New York, Feb 7: Chris Brown is known as a pop singer, a slick bedroom crooner and, at other times, a Euro-flavored dance singer. But it's his rapping that has taken his career to new heights.
With his hit single “Look at Me Now,” Brown has dominated more than just R&B territory: The boastful track, which co-stars Lil Wayne and Busta Rhymes, was Billboard's No. 1 rap song of 2011 and it's nominated for best rap song and best rap performance at Sunday's Grammy Awards, where Brown's competition includes Jay-Z, Kanye West, Dr. Dre and Eminem.
The song is just another example of Brown's rapping prowess. At last year's BET Hip-Hop Awards, Brown went toe-to-toe with other hip-hop acts during one segment and was so strong he left 50 Cent wowed.
“Chris particularly was impressive,” said 50 Cent. “He rapped better than the rappers. I'm going to give it up. I'm watching the show (like), ‘How did they let that happen?”'
50 Cent is not the only member of the hip-hop community impressed by Brown: “(Chris) did a mixtape that really blew my mind and I didn't know that was him rhyming,” said Questlove of The Roots.
But Brown isn't the only singer who has ventured out to rhyming: Usher rapped on his 1998 hit “My Way” and Trey Songz has released rap mixtapes. Others who have spit a few bars in song include Justin Timberlake, Ne-Yo, Monica, Erykah Badu, R. Kelly, Janelle Monae, Jill Scott, Tyrese, Chrisette Michele and Miguel.
English-based R&B singer Marsha Ambrosius said her first-ever single featured her rapping under the name Ms. Parker, and Brandy—as her alter-ego Bran' Nu—rapped on two songs from Timbaland's “Shock Value II” album, and even had plans to release a rap album before she scrapped the project.
Mary J. Blige also has a rap alter-ego: Brook Lynn. Brook Lynn first appeared on Blige's 2005 album “The Breakthrough.” Blige says she's not sure other singers will find success as rappers, though.
“I don't know if it will translate to what a real hip-hop artist would do like 50 (Cent) or Jay-Z or Common or Kanye,” Blige said.
But rappers have had luck with singing over the years, from Nelly to Ja Rule. West used the Auto-Tune on most of his “808s & Heartbreak” album, to mixed critical and commercial success. And Nicki Minaj's latest hit—the David Guetta song “Turn Me On”—features the animated rapper belting semi-high notes.
There are also acts like Lauryn Hill, Drake and Missy Elliott—arguably the most respected singer-rappers in the game—who are often praised for blending the two.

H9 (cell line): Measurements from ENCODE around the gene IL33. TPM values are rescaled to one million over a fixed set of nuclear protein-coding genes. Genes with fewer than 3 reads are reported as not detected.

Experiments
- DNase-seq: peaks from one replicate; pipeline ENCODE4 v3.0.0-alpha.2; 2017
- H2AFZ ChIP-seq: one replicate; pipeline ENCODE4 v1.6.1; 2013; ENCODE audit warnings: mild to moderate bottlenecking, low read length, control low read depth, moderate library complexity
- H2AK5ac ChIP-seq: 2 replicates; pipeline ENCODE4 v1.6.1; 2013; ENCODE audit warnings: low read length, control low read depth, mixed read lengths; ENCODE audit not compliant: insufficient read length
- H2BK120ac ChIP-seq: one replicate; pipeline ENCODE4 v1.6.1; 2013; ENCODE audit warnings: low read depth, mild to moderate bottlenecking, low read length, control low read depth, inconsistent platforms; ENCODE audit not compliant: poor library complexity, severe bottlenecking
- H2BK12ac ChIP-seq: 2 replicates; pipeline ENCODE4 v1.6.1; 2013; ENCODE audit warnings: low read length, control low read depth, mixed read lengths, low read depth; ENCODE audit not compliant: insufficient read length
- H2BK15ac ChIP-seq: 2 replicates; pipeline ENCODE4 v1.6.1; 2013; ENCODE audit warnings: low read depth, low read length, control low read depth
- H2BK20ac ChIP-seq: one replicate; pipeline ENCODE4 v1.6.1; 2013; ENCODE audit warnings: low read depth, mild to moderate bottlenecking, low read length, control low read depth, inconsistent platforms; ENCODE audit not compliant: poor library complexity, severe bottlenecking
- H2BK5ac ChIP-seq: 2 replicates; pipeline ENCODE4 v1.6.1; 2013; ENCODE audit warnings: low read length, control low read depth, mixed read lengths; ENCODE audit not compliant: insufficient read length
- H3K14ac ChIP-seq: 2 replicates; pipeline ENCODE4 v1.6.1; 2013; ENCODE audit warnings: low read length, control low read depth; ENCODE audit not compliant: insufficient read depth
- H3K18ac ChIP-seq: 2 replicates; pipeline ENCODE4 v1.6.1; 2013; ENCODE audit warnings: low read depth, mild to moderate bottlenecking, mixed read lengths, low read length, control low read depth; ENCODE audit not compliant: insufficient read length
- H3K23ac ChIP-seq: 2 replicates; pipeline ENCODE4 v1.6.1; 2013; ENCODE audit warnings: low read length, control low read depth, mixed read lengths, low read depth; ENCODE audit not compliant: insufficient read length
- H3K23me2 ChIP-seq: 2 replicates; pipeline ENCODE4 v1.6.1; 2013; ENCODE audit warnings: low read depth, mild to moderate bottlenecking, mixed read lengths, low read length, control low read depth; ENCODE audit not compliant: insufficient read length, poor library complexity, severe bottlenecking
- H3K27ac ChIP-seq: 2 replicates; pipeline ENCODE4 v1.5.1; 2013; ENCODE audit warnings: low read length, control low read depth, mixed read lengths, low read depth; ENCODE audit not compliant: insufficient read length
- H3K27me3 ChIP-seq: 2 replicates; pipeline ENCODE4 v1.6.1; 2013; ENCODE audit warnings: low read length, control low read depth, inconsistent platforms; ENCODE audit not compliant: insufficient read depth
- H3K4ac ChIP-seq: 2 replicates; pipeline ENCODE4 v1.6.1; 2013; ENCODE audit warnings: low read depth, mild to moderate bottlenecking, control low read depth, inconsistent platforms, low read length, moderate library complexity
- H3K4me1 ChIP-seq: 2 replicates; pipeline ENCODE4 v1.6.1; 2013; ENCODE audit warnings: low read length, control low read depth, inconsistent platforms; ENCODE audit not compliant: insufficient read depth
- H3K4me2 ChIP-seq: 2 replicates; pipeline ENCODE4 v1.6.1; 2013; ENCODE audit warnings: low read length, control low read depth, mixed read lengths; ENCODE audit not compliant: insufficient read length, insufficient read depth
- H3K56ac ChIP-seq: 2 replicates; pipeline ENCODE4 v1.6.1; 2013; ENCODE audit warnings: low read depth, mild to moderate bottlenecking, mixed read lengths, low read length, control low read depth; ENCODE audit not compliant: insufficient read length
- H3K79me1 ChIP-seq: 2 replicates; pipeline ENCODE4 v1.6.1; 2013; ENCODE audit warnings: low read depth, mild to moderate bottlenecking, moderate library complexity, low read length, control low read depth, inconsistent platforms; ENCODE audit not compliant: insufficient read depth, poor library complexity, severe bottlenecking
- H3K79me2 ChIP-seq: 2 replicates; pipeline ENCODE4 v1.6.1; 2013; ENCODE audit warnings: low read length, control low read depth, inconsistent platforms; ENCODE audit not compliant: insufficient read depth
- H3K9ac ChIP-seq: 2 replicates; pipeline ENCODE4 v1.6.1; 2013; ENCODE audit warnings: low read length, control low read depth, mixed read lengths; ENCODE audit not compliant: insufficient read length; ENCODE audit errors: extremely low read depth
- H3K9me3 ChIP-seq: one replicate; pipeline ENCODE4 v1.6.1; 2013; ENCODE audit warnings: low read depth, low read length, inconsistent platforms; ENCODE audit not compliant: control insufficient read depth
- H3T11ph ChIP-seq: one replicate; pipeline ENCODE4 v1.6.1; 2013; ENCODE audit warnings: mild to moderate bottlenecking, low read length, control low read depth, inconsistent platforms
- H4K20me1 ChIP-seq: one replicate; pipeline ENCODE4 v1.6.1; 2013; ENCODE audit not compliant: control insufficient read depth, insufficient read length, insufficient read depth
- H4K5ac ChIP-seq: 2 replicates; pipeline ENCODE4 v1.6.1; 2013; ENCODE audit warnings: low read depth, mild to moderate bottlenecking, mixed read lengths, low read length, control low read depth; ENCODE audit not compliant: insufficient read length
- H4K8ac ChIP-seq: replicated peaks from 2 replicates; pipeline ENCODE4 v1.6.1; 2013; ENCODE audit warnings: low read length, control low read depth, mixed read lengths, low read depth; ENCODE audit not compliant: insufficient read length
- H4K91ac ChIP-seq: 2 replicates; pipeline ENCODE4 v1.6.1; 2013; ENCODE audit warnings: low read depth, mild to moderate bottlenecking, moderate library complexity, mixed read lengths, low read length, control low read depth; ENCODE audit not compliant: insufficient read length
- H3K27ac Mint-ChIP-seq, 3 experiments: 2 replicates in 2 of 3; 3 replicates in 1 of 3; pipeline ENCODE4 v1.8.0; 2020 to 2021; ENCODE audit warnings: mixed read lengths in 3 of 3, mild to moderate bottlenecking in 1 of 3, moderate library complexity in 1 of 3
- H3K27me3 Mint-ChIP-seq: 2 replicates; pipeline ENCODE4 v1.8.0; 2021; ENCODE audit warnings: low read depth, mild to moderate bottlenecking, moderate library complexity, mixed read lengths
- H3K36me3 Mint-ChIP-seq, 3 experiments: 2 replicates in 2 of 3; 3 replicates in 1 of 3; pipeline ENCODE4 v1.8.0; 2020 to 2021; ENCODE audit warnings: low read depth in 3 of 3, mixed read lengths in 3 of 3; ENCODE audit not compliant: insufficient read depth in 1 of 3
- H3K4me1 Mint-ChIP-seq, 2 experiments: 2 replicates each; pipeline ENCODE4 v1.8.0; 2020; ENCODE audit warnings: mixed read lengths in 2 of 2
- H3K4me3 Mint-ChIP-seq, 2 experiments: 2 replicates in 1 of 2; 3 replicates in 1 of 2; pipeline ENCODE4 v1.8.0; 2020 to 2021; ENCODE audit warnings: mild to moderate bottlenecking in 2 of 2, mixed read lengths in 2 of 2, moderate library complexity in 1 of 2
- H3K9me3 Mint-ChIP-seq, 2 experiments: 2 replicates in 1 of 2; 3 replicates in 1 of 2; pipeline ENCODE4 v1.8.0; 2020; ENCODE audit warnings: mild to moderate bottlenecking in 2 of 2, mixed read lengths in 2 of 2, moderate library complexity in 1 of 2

“I think you have to come out as a hybrid,” said rapper J. Cole, who sings his own hook on the song “Work Out.”
“(With) Drake, some people look at him as a rapper who sings, some people look at him as a singer who raps, but he came out that way so nobody's really right or wrong, and he can win forever in either world,” Cole continued.
Brown's “Look at Me Now” spent eight and 10 weeks at the top spot on Billboard's R&B/Hip-Hop and Rap songs charts, respectively. Mark Pitts, the president of urban music at RCA Music Group who signed Brown to Sony at age 16, said he initially didn't want to see the singer rapping.
“It took me a minute to really appreciate (‘Look at Me Now'). I didn't want to like it because I didn't want him rapping,” Pitts said.
Rapping is a departure for 22-year-old Brown, who debuted on the scene in 2005 as an R&B-pop heartthrob. Pitts said that past Brown songs where a rapper is featured most likely had a rap verse from Brown first, but they were never used. Pitts, who has overseen the careers of the Notorious B.I.G., Diddy and Usher, says he once thought singers and rappers should stay in their own lanes.
But Brown helped change his perception.
“It's a different age now,” Pitts said. “I'm not surprised by anything from (Chris) anymore. He's not in one category. It works for him, and not everybody can do that.”
Brown's CD where “Look at Me Now” appears—“F.A.M.E. (Forgiving All My Enemies)”—is nominated for best R&B album at the Grammys; his upcoming fifth disc, “Fortune,” will most likely feature rapping, Pitts said. Brown has received respect from the rap community, and often appears on hip-hop tracks. But not all singers are poised to have a similar triumph.
“It's definitely difficult for an R&B singer to be accepted as a hip-hop rapper, but I know it's possible,” Common said. “If you do it well, it will be accepted.”
50 Cent agrees, adding that musicians are often typecast.
“In music there becomes a cut-out of what they'll accept from you and what they won't,” he said. “We can take a hit Drake song and I'll deliver it and people will be like, ‘Man, get this (expletive) out of here.' They'll be like, ‘We want the old 50 (Cent).”'
But Pitts says he's encouraging his newer singing acts to rap.
“It doesn't really bother me (any) more. It used to bother me. But why fight it? If it sounds good, it sounds good,” he said. “As long as you're not trying to be someone else, I'm cool with it.”